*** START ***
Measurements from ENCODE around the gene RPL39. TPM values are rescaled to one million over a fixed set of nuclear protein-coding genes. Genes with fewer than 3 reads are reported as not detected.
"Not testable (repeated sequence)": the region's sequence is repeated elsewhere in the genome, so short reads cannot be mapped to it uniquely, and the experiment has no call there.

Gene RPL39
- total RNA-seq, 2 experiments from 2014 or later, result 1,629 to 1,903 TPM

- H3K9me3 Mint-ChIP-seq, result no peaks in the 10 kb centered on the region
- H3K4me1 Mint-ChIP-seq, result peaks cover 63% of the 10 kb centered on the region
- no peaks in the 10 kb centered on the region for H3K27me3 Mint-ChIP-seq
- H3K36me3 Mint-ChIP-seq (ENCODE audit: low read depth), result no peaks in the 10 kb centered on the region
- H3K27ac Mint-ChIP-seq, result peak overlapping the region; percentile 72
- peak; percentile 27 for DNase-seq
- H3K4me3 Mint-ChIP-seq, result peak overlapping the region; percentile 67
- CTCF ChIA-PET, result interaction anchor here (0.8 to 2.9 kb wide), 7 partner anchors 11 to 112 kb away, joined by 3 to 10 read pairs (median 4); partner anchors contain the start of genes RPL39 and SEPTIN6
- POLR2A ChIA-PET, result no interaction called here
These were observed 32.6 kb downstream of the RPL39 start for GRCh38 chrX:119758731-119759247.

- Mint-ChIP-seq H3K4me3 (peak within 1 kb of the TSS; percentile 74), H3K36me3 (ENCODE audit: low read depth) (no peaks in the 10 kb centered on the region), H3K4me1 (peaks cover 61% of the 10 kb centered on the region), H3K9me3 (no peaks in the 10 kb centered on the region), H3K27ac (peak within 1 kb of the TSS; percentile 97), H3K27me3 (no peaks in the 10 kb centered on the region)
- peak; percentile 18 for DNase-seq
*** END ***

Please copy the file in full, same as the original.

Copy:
Measurements from ENCODE around the gene RPL39. TPM values are rescaled to one million over a fixed set of nuclear protein-coding genes. Genes with fewer than 3 reads are reported as not detected.
"Not testable (repeated sequence)": the region's sequence is repeated elsewhere in the genome, so short reads cannot be mapped to it uniquely, and the experiment has no call there.

Gene RPL39
- total RNA-seq, 2 experiments from 2014 or later, result 1,629 to 1,903 TPM

- H3K9me3 Mint-ChIP-seq, result no peaks in the 10 kb centered on the region
- H3K4me1 Mint-ChIP-seq, result peaks cover 63% of the 10 kb centered on the region
- no peaks in the 10 kb centered on the region for H3K27me3 Mint-ChIP-seq
- H3K36me3 Mint-ChIP-seq (ENCODE audit: low read depth), result no peaks in the 10 kb centered on the region
- H3K27ac Mint-ChIP-seq, result peak overlapping the region; percentile 72
- peak; percentile 27 for DNase-seq
- H3K4me3 Mint-ChIP-seq, result peak overlapping the region; percentile 67
- CTCF ChIA-PET, result interaction anchor here (0.8 to 2.9 kb wide), 7 partner anchors 11 to 112 kb away, joined by 3 to 10 read pairs (median 4); partner anchors contain the start of genes RPL39 and SEPTIN6
- POLR2A ChIA-PET, result no interaction called here
These were observed 32.6 kb downstream of the RPL39 start for GRCh38 chrX:119758731-119759247.

- Mint-ChIP-seq H3K4me3 (peak within 1 kb of the TSS; percentile 74), H3K36me3 (ENCODE audit: low read depth) (no peaks in the 10 kb centered on the region), H3K4me1 (peaks cover 61% of the 10 kb centered on the region), H3K9me3 (no peaks in the 10 kb centered on the region), H3K27ac (peak within 1 kb of the TSS; percentile 97), H3K27me3 (no peaks in the 10 kb centered on the region)
- peak; percentile 18 for DNase-seq